Martin Luther King and Capitalism

Whenever I try to talk about the necessity of rejecting capitalism, people don’t seem to even comprehend what that means. Why it must happen. When I asked Ronnie, my Mutual Aid mentor about this, he said he’s been having that experience for the twenty years he’s been an activist. He said that was because people hadn’t experienced the collapse of capitalism in their lives, yet. I believe he’s right. Unfortunately, that is changing as the capitalist economy is collapsing. Yet another reason to form more Mutual Aid communities.

I’m of the firm opinion that a system that was built by stolen bodies on stolen land for the benefit of a few is a system that is not repairable. It is operating as designed, and small changes (which are the result of huge efforts) to lessen the blow on those it was not designed for are merely half measures that can’t ever fully succeed.

So the question is now, where do we go from here? Do we continue to make incremental changes while the wealthy hoard more wealth and the climate crisis deepens, or do we do something drastic that has never been done before? Can we envision and create a world where a class war from above isn’t a reality anymore?”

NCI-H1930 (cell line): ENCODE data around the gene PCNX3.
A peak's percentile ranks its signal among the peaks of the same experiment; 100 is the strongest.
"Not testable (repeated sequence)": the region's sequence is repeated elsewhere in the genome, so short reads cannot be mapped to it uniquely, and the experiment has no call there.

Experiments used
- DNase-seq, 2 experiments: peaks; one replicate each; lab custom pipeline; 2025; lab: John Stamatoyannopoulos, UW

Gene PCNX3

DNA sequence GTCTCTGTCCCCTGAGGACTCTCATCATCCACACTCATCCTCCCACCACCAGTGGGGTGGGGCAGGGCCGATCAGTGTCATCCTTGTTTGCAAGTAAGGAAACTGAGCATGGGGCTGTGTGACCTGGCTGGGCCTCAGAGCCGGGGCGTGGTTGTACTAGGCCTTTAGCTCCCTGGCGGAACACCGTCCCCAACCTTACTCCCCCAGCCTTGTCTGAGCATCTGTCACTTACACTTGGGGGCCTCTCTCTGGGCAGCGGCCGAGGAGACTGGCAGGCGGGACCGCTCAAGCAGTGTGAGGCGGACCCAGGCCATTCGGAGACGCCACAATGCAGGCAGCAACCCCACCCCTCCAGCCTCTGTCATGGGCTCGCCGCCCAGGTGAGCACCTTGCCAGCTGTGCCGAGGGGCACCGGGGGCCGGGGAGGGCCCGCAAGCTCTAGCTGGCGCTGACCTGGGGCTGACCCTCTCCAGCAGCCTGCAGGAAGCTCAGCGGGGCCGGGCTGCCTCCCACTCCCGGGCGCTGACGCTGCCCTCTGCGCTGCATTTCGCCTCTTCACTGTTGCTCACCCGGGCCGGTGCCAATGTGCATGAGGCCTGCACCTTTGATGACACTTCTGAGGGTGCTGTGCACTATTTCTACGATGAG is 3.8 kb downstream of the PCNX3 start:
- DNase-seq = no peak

Ronnie James, Des Moines Mutual Aid

I too have become fully convinced of the evils of capitalism. Moreover, I have come to the conclusion that my faith dictates that I work to replace it.

Fran Quigley, Director of the Health and Human Rights Clinic at Indiana University McKinney School of Law

Martin Luther King, Jr.’s work was as much about economics and poverty, as it was about racial equality.

“I am much more socialistic in my economic theory than capitalistic,” Martin Luther King admitted to Coretta Scott, concluding that “capitalism has outlived its usefulness.”

Speaking at a staff retreat of the SCLC in 1966, King said that “something is wrong … with capitalism” and “there must be a better distribution of wealth” in the country. “Maybe,” he suggested, “America must move toward a democratic socialism.”

For King, the only solution to America’s crisis of poverty was the redistribution of wealth. In a 1961 speech to the Negro American Labor Council, King declared, “Call it democracy, or call it democratic socialism, but there must be a better distribution of wealth within this country for all God’s children.”